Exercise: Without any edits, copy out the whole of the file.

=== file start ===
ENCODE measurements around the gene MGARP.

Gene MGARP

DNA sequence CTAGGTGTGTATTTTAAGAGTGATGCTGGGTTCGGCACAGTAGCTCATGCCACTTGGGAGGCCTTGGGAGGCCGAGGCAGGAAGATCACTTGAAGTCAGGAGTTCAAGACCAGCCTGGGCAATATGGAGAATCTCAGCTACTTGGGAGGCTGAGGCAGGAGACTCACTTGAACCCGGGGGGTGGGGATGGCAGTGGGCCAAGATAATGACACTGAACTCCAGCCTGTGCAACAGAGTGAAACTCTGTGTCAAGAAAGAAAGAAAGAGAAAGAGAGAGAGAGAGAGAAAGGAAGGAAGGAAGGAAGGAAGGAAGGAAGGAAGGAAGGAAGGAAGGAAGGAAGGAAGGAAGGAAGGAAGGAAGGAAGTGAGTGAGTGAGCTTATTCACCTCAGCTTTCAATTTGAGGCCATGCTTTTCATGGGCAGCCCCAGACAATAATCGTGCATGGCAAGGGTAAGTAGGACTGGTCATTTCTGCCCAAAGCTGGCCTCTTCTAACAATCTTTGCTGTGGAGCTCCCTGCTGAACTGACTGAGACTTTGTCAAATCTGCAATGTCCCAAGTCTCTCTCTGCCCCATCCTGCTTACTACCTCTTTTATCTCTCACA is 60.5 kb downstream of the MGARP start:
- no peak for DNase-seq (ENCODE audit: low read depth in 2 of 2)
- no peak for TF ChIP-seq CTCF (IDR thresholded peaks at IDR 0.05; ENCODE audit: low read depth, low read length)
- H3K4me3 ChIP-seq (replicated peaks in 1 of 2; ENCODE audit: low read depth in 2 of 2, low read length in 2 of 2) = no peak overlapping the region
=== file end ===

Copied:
ENCODE measurements around the gene MGARP.

Gene MGARP

DNA sequence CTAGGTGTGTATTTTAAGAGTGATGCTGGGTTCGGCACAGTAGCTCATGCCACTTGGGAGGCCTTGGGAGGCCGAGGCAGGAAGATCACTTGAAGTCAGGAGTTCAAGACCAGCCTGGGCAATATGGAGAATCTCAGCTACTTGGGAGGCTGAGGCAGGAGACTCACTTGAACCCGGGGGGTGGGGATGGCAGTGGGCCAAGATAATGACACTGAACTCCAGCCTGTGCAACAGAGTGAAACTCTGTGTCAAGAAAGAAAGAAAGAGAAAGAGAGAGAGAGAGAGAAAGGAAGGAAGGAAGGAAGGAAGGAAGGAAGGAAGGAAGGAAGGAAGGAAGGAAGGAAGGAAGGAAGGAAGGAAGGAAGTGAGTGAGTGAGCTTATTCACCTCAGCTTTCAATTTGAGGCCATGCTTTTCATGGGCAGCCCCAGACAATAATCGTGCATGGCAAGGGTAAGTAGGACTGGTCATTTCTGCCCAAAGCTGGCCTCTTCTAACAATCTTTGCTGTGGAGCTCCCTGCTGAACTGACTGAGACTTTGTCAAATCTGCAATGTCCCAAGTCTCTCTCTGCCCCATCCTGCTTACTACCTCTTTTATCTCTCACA is 60.5 kb downstream of the MGARP start:
- no peak for DNase-seq (ENCODE audit: low read depth in 2 of 2)
- no peak for TF ChIP-seq CTCF (IDR thresholded peaks at IDR 0.05; ENCODE audit: low read depth, low read length)
- H3K4me3 ChIP-seq (replicated peaks in 1 of 2; ENCODE audit: low read depth in 2 of 2, low read length in 2 of 2) = no peak overlapping the region